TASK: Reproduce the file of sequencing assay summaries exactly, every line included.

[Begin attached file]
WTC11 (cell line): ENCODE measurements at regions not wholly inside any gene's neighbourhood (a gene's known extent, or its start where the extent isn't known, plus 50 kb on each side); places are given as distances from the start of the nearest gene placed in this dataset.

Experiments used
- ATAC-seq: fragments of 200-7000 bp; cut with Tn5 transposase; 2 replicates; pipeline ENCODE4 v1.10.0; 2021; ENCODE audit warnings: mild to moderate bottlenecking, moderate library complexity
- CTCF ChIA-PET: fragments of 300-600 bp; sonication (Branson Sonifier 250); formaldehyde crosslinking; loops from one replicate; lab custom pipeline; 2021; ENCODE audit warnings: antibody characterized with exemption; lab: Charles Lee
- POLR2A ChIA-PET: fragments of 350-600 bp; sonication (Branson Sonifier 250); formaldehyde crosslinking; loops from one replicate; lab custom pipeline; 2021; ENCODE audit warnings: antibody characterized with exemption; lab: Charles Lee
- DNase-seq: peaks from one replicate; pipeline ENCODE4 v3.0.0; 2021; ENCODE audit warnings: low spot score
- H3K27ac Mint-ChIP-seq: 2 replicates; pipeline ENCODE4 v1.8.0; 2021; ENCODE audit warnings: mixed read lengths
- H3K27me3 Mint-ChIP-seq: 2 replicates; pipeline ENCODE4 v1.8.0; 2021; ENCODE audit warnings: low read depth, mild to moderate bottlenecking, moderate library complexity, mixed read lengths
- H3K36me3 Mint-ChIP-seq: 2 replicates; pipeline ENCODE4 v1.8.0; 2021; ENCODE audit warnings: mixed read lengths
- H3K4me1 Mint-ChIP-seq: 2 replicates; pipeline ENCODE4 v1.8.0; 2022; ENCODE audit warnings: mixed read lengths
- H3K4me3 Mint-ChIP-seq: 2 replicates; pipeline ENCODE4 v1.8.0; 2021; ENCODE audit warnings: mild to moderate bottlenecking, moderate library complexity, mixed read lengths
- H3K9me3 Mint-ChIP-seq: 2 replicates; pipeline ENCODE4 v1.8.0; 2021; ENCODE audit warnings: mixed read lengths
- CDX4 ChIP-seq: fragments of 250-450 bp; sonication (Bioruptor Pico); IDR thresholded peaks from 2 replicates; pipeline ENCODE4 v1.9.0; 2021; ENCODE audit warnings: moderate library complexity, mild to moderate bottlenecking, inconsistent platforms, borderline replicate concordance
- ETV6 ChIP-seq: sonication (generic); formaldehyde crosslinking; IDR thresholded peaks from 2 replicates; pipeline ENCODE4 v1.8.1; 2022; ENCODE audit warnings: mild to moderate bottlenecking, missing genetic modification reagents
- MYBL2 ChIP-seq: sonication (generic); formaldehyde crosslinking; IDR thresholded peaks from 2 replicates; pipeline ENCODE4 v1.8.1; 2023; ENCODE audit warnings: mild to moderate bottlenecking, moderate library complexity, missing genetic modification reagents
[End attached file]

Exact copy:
WTC11 (cell line): ENCODE measurements at regions not wholly inside any gene's neighbourhood (a gene's known extent, or its start where the extent isn't known, plus 50 kb on each side); places are given as distances from the start of the nearest gene placed in this dataset.

Experiments used
- ATAC-seq: fragments of 200-7000 bp; cut with Tn5 transposase; 2 replicates; pipeline ENCODE4 v1.10.0; 2021; ENCODE audit warnings: mild to moderate bottlenecking, moderate library complexity
- CTCF ChIA-PET: fragments of 300-600 bp; sonication (Branson Sonifier 250); formaldehyde crosslinking; loops from one replicate; lab custom pipeline; 2021; ENCODE audit warnings: antibody characterized with exemption; lab: Charles Lee
- POLR2A ChIA-PET: fragments of 350-600 bp; sonication (Branson Sonifier 250); formaldehyde crosslinking; loops from one replicate; lab custom pipeline; 2021; ENCODE audit warnings: antibody characterized with exemption; lab: Charles Lee
- DNase-seq: peaks from one replicate; pipeline ENCODE4 v3.0.0; 2021; ENCODE audit warnings: low spot score
- H3K27ac Mint-ChIP-seq: 2 replicates; pipeline ENCODE4 v1.8.0; 2021; ENCODE audit warnings: mixed read lengths
- H3K27me3 Mint-ChIP-seq: 2 replicates; pipeline ENCODE4 v1.8.0; 2021; ENCODE audit warnings: low read depth, mild to moderate bottlenecking, moderate library complexity, mixed read lengths
- H3K36me3 Mint-ChIP-seq: 2 replicates; pipeline ENCODE4 v1.8.0; 2021; ENCODE audit warnings: mixed read lengths
- H3K4me1 Mint-ChIP-seq: 2 replicates; pipeline ENCODE4 v1.8.0; 2022; ENCODE audit warnings: mixed read lengths
- H3K4me3 Mint-ChIP-seq: 2 replicates; pipeline ENCODE4 v1.8.0; 2021; ENCODE audit warnings: mild to moderate bottlenecking, moderate library complexity, mixed read lengths
- H3K9me3 Mint-ChIP-seq: 2 replicates; pipeline ENCODE4 v1.8.0; 2021; ENCODE audit warnings: mixed read lengths
- CDX4 ChIP-seq: fragments of 250-450 bp; sonication (Bioruptor Pico); IDR thresholded peaks from 2 replicates; pipeline ENCODE4 v1.9.0; 2021; ENCODE audit warnings: moderate library complexity, mild to moderate bottlenecking, inconsistent platforms, borderline replicate concordance
- ETV6 ChIP-seq: sonication (generic); formaldehyde crosslinking; IDR thresholded peaks from 2 replicates; pipeline ENCODE4 v1.8.1; 2022; ENCODE audit warnings: mild to moderate bottlenecking, missing genetic modification reagents
- MYBL2 ChIP-seq: sonication (generic); formaldehyde crosslinking; IDR thresholded peaks from 2 replicates; pipeline ENCODE4 v1.8.1; 2023; ENCODE audit warnings: mild to moderate bottlenecking, moderate library complexity, missing genetic modification reagents